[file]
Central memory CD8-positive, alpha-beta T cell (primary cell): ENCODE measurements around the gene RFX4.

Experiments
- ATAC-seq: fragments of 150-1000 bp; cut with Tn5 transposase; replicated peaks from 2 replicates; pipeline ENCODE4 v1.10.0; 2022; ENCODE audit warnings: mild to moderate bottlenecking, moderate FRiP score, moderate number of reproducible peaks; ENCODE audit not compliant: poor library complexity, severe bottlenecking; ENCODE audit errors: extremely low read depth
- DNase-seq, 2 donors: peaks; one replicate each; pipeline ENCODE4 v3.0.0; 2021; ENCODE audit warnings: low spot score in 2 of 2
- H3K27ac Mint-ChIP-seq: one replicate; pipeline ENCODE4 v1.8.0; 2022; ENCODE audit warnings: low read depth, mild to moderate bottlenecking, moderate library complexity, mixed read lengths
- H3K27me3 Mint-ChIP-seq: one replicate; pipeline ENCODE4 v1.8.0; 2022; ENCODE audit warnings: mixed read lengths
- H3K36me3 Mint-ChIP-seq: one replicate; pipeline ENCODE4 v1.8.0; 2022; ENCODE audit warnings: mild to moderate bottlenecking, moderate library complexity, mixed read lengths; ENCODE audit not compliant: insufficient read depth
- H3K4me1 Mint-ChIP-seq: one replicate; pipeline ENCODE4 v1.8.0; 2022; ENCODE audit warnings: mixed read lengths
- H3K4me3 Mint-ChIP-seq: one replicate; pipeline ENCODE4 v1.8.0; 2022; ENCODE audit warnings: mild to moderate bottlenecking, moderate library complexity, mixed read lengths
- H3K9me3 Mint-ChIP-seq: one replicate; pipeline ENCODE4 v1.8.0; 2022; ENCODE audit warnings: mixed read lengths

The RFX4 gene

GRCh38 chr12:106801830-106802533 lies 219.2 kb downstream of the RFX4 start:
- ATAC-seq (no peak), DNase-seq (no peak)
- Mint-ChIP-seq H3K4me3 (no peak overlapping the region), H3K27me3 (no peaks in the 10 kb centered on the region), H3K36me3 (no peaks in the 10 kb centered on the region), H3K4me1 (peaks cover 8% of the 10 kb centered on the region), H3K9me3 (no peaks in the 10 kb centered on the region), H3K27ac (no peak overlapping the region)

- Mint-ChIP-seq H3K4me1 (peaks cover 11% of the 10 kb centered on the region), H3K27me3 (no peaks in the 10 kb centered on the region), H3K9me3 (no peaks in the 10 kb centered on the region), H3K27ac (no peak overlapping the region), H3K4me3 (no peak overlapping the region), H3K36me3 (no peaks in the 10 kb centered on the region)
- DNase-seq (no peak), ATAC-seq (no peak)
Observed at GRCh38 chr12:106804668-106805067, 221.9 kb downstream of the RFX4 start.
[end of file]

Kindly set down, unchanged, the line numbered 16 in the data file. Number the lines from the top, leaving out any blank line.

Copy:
- DNase-seq (no peak), ATAC-seq (no peak)